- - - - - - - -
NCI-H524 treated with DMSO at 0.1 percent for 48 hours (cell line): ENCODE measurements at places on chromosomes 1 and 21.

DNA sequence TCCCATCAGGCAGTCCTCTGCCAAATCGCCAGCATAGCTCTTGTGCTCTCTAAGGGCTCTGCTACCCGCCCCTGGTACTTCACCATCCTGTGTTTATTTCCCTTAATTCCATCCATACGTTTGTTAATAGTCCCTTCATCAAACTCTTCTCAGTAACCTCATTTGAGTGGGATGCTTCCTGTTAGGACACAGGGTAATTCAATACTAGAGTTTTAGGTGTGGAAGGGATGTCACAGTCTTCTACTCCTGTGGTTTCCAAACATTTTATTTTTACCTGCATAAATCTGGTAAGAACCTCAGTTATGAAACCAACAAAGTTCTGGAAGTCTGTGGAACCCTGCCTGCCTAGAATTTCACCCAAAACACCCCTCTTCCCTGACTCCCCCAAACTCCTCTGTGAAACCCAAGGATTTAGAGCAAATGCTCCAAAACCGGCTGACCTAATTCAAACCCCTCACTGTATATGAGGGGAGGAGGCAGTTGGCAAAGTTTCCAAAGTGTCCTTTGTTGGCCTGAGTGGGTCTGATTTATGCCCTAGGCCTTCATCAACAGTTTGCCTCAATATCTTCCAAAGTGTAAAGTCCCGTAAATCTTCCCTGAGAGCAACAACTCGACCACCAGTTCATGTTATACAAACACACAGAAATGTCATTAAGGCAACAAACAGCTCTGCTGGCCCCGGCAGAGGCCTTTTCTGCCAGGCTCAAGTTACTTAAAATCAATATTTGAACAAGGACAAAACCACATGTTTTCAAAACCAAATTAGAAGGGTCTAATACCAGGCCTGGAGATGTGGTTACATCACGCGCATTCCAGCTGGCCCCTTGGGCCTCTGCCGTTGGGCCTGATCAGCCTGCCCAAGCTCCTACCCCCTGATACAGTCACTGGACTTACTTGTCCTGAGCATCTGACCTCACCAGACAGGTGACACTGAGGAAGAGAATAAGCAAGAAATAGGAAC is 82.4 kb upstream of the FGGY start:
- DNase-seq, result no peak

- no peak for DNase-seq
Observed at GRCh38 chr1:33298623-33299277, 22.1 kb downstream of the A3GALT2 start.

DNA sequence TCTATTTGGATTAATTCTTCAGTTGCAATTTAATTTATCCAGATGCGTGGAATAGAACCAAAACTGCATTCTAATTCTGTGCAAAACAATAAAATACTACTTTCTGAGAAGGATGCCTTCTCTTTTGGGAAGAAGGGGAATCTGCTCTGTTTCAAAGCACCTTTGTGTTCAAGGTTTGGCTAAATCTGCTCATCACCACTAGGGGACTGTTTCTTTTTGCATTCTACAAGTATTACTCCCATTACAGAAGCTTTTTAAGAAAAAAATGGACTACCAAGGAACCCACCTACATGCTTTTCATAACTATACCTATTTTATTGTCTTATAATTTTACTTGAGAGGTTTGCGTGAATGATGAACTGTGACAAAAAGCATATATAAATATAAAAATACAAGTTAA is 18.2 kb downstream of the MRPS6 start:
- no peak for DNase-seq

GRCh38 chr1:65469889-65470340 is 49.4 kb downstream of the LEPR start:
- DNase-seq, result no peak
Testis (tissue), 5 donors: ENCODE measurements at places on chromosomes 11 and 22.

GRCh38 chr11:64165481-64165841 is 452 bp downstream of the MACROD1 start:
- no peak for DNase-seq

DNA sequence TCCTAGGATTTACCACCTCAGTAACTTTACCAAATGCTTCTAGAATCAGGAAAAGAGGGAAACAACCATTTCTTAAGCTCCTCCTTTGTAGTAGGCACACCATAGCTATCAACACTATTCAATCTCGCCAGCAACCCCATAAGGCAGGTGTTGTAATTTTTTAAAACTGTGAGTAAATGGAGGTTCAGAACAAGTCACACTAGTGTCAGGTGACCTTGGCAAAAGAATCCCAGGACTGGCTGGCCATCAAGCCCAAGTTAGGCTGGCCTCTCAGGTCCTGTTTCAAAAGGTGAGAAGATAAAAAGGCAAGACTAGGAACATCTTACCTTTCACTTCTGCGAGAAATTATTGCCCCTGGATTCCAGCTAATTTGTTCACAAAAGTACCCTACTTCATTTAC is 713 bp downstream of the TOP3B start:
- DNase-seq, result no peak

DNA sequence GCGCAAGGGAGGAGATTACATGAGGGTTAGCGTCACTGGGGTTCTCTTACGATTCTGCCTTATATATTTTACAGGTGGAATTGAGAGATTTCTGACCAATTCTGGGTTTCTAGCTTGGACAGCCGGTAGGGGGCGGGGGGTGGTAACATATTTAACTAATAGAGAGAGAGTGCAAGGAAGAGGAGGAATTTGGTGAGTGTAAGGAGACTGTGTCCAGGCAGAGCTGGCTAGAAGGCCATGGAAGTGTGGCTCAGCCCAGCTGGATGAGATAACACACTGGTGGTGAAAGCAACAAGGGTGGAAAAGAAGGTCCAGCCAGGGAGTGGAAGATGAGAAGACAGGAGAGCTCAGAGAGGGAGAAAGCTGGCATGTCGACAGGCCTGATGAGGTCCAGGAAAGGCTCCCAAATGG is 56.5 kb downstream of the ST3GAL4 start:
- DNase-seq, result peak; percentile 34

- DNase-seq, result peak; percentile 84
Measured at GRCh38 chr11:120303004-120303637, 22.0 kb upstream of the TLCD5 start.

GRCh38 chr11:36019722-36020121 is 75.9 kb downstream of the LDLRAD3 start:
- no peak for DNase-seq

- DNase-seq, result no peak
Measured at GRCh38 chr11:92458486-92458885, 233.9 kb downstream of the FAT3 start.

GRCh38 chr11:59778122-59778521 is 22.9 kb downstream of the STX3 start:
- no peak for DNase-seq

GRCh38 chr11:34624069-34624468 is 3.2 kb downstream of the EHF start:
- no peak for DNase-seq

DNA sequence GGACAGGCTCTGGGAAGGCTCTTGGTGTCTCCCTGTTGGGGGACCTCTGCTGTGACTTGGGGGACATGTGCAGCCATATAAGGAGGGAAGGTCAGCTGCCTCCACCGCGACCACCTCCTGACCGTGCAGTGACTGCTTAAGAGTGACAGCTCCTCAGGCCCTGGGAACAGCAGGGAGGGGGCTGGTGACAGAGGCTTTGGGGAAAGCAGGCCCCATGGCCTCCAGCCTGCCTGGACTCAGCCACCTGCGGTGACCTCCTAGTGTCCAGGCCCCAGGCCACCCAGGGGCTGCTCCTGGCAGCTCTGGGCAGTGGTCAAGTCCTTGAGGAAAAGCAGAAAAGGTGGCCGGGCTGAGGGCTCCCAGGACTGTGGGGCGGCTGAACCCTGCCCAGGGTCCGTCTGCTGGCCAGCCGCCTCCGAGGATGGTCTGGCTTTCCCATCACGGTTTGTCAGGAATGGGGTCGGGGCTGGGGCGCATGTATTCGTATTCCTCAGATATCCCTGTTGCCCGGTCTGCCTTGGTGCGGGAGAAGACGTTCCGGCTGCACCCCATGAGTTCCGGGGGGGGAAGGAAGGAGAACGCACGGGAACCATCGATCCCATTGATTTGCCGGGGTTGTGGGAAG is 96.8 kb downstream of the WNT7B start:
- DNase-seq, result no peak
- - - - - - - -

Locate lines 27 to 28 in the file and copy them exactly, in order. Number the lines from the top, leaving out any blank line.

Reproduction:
DNA sequence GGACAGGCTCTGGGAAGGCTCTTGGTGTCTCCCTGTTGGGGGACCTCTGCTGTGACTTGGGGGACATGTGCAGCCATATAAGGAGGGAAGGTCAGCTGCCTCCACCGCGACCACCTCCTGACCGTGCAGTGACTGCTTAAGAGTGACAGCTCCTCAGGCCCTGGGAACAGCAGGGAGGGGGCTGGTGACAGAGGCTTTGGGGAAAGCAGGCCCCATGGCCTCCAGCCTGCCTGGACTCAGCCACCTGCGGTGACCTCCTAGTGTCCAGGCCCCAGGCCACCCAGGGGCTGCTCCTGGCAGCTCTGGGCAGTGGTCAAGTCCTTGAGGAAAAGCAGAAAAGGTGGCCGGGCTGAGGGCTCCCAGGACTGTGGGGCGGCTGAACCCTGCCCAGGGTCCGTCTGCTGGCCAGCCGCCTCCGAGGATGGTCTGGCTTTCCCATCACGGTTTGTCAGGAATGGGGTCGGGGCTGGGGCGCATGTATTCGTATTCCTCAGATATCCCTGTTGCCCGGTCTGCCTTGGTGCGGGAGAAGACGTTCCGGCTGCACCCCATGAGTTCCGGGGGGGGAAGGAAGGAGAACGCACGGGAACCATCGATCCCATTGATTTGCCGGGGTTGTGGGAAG is 96.8 kb downstream of the WNT7B start:
- DNase-seq, result no peak